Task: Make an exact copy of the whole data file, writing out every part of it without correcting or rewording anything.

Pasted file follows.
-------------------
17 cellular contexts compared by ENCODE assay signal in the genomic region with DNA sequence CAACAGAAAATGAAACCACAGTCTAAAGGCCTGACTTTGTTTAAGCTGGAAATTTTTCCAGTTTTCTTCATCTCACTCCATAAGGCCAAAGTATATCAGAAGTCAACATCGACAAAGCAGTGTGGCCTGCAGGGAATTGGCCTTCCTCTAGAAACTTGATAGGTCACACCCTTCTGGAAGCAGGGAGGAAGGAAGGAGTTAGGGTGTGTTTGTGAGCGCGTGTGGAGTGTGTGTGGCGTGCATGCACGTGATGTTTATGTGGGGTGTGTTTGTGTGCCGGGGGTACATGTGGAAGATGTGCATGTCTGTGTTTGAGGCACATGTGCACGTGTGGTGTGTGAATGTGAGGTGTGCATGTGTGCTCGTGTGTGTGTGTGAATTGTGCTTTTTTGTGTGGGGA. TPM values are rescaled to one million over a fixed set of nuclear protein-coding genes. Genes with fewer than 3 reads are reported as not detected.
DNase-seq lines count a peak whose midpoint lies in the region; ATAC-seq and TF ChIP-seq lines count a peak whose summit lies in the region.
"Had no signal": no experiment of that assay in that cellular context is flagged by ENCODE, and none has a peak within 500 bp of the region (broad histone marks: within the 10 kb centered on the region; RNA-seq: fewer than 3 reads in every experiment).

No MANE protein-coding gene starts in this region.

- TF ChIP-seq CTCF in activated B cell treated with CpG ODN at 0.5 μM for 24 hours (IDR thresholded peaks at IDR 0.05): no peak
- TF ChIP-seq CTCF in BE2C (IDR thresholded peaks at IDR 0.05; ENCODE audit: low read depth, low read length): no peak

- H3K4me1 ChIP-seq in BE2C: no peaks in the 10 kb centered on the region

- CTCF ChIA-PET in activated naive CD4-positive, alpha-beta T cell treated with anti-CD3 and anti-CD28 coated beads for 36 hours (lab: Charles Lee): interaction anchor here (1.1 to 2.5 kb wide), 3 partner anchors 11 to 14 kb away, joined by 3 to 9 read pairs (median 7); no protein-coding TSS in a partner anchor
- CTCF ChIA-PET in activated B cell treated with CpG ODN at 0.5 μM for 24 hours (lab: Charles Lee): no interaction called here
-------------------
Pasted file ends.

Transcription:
17 cellular contexts compared by ENCODE assay signal in the genomic region with DNA sequence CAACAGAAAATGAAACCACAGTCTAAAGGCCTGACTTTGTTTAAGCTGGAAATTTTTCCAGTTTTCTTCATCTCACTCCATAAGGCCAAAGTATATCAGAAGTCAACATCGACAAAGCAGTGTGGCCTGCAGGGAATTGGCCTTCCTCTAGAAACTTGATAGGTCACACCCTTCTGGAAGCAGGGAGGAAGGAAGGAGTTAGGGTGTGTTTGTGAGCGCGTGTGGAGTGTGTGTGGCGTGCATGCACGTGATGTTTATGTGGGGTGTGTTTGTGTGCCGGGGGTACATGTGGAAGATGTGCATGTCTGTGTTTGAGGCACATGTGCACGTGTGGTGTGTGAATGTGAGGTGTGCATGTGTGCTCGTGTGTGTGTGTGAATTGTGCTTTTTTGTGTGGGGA. TPM values are rescaled to one million over a fixed set of nuclear protein-coding genes. Genes with fewer than 3 reads are reported as not detected.
DNase-seq lines count a peak whose midpoint lies in the region; ATAC-seq and TF ChIP-seq lines count a peak whose summit lies in the region.
"Had no signal": no experiment of that assay in that cellular context is flagged by ENCODE, and none has a peak within 500 bp of the region (broad histone marks: within the 10 kb centered on the region; RNA-seq: fewer than 3 reads in every experiment).

No MANE protein-coding gene starts in this region.

- TF ChIP-seq CTCF in activated B cell treated with CpG ODN at 0.5 μM for 24 hours (IDR thresholded peaks at IDR 0.05): no peak
- TF ChIP-seq CTCF in BE2C (IDR thresholded peaks at IDR 0.05; ENCODE audit: low read depth, low read length): no peak

- H3K4me1 ChIP-seq in BE2C: no peaks in the 10 kb centered on the region

- CTCF ChIA-PET in activated naive CD4-positive, alpha-beta T cell treated with anti-CD3 and anti-CD28 coated beads for 36 hours (lab: Charles Lee): interaction anchor here (1.1 to 2.5 kb wide), 3 partner anchors 11 to 14 kb away, joined by 3 to 9 read pairs (median 7); no protein-coding TSS in a partner anchor
- CTCF ChIA-PET in activated B cell treated with CpG ODN at 0.5 μM for 24 hours (lab: Charles Lee): no interaction called here